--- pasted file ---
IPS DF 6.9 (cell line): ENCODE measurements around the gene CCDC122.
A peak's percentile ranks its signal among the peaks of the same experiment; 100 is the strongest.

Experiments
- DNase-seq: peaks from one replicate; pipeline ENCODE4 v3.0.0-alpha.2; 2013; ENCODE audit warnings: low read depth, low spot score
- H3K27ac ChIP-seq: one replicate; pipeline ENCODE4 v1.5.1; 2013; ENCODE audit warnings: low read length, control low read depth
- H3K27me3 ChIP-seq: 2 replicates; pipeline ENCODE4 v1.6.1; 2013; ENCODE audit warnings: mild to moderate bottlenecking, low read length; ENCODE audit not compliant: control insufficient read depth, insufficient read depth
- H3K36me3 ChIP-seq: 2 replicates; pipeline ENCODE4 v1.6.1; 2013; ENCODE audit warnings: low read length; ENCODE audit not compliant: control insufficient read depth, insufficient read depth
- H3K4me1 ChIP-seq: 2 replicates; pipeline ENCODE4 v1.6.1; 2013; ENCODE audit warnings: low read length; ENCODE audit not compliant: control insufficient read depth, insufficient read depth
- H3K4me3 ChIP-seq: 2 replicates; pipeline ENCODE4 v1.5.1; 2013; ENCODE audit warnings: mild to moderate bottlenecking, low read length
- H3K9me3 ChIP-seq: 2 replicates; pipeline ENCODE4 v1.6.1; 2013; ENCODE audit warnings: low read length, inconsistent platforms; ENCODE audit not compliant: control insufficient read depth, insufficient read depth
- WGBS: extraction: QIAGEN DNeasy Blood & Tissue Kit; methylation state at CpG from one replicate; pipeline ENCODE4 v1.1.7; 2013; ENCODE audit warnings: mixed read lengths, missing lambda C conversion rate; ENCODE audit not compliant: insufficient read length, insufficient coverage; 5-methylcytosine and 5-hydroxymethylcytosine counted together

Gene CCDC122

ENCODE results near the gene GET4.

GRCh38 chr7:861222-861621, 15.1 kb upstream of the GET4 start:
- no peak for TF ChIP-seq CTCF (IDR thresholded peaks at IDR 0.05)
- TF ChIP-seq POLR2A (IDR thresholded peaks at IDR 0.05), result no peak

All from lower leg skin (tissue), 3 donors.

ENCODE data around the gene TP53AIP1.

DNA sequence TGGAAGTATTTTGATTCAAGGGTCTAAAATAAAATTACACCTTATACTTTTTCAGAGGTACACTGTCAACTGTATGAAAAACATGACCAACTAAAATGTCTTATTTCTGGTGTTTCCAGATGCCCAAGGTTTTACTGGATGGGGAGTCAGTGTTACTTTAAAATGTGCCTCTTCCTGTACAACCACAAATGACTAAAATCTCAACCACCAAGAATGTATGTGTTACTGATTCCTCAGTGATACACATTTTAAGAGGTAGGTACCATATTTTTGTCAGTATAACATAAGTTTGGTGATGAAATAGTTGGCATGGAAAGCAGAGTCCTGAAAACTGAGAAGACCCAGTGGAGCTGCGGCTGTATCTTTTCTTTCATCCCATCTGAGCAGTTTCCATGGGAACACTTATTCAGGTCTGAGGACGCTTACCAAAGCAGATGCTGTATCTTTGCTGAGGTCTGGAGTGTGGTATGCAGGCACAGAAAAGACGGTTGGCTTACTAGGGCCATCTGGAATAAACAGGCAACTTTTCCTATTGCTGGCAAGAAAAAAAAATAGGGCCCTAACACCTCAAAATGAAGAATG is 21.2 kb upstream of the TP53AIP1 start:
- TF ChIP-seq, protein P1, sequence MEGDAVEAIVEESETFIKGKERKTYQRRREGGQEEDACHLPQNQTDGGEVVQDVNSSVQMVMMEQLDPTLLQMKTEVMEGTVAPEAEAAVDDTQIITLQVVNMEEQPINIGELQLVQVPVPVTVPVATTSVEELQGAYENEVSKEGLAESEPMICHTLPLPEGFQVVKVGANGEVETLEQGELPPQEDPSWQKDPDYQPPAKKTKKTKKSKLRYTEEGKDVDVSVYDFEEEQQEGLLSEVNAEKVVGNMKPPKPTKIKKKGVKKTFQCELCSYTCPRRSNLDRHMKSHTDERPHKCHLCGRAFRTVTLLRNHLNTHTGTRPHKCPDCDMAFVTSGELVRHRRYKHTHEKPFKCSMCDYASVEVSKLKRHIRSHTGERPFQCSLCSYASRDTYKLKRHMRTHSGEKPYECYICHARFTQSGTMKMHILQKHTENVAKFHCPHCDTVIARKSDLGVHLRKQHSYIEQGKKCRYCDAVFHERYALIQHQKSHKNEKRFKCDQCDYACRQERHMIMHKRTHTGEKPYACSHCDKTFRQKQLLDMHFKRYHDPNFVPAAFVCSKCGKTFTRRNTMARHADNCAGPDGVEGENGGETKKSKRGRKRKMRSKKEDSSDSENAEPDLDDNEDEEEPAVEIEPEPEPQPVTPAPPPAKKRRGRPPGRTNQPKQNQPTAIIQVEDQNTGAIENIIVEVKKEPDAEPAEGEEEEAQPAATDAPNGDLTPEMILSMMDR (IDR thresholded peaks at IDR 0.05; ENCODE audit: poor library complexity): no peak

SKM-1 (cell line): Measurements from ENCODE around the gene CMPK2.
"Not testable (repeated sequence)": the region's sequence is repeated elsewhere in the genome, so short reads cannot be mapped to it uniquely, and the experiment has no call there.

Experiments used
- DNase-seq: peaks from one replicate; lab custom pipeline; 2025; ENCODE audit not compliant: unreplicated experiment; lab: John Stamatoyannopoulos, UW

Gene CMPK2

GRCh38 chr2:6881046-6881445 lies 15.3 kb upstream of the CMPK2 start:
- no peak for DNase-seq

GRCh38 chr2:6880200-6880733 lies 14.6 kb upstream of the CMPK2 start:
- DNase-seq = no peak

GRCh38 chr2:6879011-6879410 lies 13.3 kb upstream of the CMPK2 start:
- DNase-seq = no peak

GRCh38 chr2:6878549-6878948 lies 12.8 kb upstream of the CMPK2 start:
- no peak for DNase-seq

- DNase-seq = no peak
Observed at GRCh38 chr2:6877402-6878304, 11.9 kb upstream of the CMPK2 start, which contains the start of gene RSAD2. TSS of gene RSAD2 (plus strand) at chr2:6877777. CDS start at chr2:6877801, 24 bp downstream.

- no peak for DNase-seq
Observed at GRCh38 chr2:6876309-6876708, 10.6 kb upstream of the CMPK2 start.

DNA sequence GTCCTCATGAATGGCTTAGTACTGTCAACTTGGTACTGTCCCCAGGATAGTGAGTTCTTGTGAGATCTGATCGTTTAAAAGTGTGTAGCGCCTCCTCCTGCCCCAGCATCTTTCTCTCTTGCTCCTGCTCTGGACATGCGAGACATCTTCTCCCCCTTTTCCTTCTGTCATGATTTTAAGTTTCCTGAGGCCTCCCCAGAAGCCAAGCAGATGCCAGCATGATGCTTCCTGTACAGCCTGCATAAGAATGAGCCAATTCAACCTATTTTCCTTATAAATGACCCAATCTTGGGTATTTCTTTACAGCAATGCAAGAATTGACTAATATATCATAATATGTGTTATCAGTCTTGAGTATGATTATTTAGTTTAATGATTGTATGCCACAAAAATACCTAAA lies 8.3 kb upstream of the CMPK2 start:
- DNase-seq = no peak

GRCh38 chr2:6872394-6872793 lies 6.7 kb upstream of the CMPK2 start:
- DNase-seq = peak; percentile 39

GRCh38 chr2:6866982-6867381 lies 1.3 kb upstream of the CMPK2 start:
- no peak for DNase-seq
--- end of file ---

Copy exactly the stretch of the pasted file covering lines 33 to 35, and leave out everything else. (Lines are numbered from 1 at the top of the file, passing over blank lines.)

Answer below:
- no peak for DNase-seq

- DNase-seq = no peak
Observed at GRCh38 chr2:6877402-6878304, 11.9 kb upstream of the CMPK2 start, which contains the start of gene RSAD2. TSS of gene RSAD2 (plus strand) at chr2:6877777. CDS start at chr2:6877801, 24 bp downstream.